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Last Updated: Wednesday, 3 March, 2004, 09:02 GMT
Flood warnings 'not good enough'
Llanrwst flood
The town of Llanrwst suffered severe flooding
An MP has said that the system of warnings put in place by the Environment Agency failed people whose homes were flooded last month.

Elfyn Llwyd, MP for Meirionnydd Nant Conwy, told BBC Radio Cymru that the system of flood warnings failed residents of Llanrwst and Trefriw, in north Wales.

Dozens of homes in the area were flooded and the village of Trefriw was cut off as the River Conwy burst its banks.

Some residents complained they were not given enough warning and the Environment Agency, although saying it issued warnings, admitted there had been a particular problem with the village of Trefriw.

We were unprepared, bearing in mind that there hasn't been a serious flood in Trefriw that we know of since the 1960s
Mike Davies, Environment Agency

"I'm asking them to look again on the whole situation and that there is a process of working with the fire service, local government and the police.

"The severe flood warning means that there is a severe risk of flooding to property but the problem is that the agency does not give the warning out to villagers or areas that will be affected of less than 100 homes.

"This is not good enough in the context of Wales as there are numerous villages with less than 50 homes."

Mike Davies of the Environment Agency said it had been unprepared in some areas, but added there had not been a serious flood in the village of Trefriw since the 1960s.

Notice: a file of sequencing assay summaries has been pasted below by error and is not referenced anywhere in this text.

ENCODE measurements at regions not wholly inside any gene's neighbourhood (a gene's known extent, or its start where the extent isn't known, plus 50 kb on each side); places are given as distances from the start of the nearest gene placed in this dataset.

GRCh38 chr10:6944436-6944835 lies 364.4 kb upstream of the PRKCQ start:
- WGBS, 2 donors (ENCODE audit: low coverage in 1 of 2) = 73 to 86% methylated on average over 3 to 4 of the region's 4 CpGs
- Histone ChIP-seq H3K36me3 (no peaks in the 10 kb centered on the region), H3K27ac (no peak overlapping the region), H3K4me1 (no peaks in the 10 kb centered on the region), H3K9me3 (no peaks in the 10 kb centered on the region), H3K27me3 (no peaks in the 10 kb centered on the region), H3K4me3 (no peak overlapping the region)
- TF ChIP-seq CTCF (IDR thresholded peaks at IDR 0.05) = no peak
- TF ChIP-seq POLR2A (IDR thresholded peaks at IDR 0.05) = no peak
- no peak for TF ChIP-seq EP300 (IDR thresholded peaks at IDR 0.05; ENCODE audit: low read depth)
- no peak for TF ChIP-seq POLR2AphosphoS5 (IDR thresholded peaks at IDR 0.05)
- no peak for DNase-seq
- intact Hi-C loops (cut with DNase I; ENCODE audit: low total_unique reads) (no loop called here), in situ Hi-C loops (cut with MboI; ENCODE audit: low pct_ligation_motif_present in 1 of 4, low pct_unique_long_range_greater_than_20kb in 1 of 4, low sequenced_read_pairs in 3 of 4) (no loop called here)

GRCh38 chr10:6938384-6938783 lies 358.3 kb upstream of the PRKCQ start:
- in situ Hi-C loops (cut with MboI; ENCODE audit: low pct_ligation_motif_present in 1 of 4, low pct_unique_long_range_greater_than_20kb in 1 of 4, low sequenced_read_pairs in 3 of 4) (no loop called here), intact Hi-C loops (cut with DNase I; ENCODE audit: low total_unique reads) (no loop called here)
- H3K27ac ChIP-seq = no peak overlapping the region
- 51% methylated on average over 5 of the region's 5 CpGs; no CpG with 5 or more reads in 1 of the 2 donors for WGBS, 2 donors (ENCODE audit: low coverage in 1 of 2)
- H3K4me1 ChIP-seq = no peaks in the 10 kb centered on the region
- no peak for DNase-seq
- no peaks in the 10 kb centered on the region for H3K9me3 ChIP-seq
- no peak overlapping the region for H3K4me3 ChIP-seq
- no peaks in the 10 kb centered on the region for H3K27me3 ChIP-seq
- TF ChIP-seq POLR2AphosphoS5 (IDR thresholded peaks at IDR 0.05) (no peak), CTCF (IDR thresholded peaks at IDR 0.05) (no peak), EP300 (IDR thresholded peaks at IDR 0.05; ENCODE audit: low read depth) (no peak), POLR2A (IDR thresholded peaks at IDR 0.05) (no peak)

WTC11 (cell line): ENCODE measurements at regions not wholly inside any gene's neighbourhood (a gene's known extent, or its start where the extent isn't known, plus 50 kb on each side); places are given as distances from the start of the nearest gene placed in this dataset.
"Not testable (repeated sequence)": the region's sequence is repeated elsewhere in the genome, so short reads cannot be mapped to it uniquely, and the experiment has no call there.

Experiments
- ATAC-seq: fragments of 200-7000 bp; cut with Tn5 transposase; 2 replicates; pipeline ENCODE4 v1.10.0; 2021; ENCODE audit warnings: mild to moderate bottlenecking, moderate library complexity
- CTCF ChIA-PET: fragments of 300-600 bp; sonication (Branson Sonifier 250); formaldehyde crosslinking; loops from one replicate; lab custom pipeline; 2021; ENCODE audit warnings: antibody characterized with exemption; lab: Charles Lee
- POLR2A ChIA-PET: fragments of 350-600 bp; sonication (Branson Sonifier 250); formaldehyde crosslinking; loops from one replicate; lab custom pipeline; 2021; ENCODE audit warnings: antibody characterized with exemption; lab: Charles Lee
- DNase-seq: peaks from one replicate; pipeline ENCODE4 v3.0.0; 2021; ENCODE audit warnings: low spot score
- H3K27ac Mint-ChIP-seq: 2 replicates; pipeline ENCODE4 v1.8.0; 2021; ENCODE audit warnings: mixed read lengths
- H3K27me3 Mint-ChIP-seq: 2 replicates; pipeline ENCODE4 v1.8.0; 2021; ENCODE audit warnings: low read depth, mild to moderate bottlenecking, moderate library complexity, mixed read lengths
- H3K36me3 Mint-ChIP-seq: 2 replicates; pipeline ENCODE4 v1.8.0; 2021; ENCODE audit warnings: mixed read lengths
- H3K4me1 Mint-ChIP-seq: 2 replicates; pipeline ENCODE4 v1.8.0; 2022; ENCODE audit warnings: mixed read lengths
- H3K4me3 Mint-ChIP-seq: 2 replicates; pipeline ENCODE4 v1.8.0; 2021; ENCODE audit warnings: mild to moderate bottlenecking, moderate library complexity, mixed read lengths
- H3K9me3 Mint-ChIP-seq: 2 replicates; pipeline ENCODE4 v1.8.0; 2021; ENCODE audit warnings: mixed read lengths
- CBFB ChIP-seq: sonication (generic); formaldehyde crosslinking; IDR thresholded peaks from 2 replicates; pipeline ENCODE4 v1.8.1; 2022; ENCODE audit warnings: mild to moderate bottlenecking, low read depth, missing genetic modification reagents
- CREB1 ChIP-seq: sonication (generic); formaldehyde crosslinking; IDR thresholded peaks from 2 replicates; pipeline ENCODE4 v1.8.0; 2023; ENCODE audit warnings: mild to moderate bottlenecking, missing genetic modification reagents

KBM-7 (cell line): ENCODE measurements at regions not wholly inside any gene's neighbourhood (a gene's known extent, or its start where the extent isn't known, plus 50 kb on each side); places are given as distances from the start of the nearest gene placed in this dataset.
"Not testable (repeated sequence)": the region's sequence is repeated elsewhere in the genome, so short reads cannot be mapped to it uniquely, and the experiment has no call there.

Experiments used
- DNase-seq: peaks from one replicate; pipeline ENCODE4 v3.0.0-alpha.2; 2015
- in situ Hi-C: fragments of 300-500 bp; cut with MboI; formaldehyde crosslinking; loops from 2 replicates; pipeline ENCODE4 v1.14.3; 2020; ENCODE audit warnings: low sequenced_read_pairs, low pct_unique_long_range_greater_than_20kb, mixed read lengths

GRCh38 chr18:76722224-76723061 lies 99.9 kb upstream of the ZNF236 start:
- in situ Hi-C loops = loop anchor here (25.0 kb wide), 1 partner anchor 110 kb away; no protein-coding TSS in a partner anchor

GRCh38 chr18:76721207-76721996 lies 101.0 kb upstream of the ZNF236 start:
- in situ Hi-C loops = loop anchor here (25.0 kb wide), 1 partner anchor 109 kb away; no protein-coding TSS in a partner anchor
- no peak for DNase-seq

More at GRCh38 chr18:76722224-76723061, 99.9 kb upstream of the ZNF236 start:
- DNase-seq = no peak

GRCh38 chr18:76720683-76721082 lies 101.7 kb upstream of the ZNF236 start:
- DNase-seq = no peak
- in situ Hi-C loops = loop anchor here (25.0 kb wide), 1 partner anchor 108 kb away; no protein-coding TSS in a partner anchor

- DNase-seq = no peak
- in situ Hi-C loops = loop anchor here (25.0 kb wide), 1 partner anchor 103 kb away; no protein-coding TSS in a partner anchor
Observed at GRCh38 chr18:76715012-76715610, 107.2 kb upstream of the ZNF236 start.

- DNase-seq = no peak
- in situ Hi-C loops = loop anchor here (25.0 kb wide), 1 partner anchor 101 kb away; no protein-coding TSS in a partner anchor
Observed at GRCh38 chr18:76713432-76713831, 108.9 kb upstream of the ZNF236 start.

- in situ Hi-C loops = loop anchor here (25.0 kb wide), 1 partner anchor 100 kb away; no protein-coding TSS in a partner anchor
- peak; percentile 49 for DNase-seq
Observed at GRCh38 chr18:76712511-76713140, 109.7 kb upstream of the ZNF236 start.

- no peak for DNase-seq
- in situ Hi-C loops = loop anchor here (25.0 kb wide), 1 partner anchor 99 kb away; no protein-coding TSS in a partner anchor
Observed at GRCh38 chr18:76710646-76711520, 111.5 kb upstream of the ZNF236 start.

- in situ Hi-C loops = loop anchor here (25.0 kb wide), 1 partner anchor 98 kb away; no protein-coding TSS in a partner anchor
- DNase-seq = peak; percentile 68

"We recognise that the people of the Conwy Valley are anxious after the floods.

"Every time after an incident like this we review our procedures and look again on the system we had in place.

Furniture destroyed by flood waters
Many houses were damaged by the flood waters

"In Llanrwst itself the warnings went out on our automatic phone system some hours before the floods.

"The situation in Trefriw is different.

"We were unprepared, bearing in mind that there hasn't been a serious flood in Trefriw that we know of since the 1960s.

"The present system we have would not have worked there, but we are reviewing the system to see what we can do."

Mr Llwyd's criticisms came on the day that one of the UK's largest insurers has unveiled technology that will enable it to pinpoint whether individual homes are at risk from floods.

At present insurers assess risk through checking if the postcode of the property is in a flood plain.

Nearly five million people in the UK live in a flood plain, which makes it hard for them to get cover.

Norwich Union has digitally mapped the UK and can now calculate the risk of flood to within a few metres.

The insurer will be able to set premiums for home contents insurance based on a particular address, rather than just a postcode band, for both residential and commercial properties.

As well as showing whether an individual property is at risk, the map shows how often a flood is likely to occur and to what depth.

Insurer 'maps' UK in flood fight
03 Mar 04  |  Business
Flood victims' six-month wait
05 Feb 04  |  Wales
Q&A: The cost of flooding
04 Feb 04  |  Wales
Anger over flood warnings
04 Feb 04  |  North West Wales
Couple's heartache as flood strikes
03 Feb 04  |  North West Wales

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